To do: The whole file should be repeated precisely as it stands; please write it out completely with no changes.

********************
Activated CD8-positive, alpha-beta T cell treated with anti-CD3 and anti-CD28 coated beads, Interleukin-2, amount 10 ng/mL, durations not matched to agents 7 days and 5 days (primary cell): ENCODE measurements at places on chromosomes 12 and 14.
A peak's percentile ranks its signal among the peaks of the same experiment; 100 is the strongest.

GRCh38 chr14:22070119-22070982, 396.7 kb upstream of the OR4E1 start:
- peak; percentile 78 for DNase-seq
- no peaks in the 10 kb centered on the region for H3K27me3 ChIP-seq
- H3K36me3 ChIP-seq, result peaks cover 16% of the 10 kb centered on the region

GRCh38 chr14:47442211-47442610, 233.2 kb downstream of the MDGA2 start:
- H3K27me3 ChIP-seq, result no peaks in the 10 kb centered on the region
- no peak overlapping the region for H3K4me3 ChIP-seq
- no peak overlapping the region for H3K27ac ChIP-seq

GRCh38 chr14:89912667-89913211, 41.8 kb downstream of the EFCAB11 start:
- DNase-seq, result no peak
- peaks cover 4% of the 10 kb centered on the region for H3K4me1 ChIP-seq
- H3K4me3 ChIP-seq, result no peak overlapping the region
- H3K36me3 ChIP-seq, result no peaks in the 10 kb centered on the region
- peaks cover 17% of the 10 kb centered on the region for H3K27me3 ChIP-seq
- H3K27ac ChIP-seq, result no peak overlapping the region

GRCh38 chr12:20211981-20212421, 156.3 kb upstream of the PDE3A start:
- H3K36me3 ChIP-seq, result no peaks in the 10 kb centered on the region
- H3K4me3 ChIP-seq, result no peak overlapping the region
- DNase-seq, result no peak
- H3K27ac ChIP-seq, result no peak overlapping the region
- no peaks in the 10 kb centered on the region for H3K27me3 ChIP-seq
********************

Activated CD8-positive, alpha-beta T cell treated with anti-CD3 and anti-CD28 coated beads, Interleukin-2, amount 10 ng/mL, durations not matched to agents 7 days and 5 days (primary cell): ENCODE measurements at places on chromosomes 12 and 14.
A peak's percentile ranks its signal among the peaks of the same experiment; 100 is the strongest.

GRCh38 chr14:22070119-22070982, 396.7 kb upstream of the OR4E1 start:
- peak; percentile 78 for DNase-seq
- no peaks in the 10 kb centered on the region for H3K27me3 ChIP-seq
- H3K36me3 ChIP-seq, result peaks cover 16% of the 10 kb centered on the region

GRCh38 chr14:47442211-47442610, 233.2 kb downstream of the MDGA2 start:
- H3K27me3 ChIP-seq, result no peaks in the 10 kb centered on the region
- no peak overlapping the region for H3K4me3 ChIP-seq
- no peak overlapping the region for H3K27ac ChIP-seq

GRCh38 chr14:89912667-89913211, 41.8 kb downstream of the EFCAB11 start:
- DNase-seq, result no peak
- peaks cover 4% of the 10 kb centered on the region for H3K4me1 ChIP-seq
- H3K4me3 ChIP-seq, result no peak overlapping the region
- H3K36me3 ChIP-seq, result no peaks in the 10 kb centered on the region
- peaks cover 17% of the 10 kb centered on the region for H3K27me3 ChIP-seq
- H3K27ac ChIP-seq, result no peak overlapping the region

GRCh38 chr12:20211981-20212421, 156.3 kb upstream of the PDE3A start:
- H3K36me3 ChIP-seq, result no peaks in the 10 kb centered on the region
- H3K4me3 ChIP-seq, result no peak overlapping the region
- DNase-seq, result no peak
- H3K27ac ChIP-seq, result no peak overlapping the region
- no peaks in the 10 kb centered on the region for H3K27me3 ChIP-seq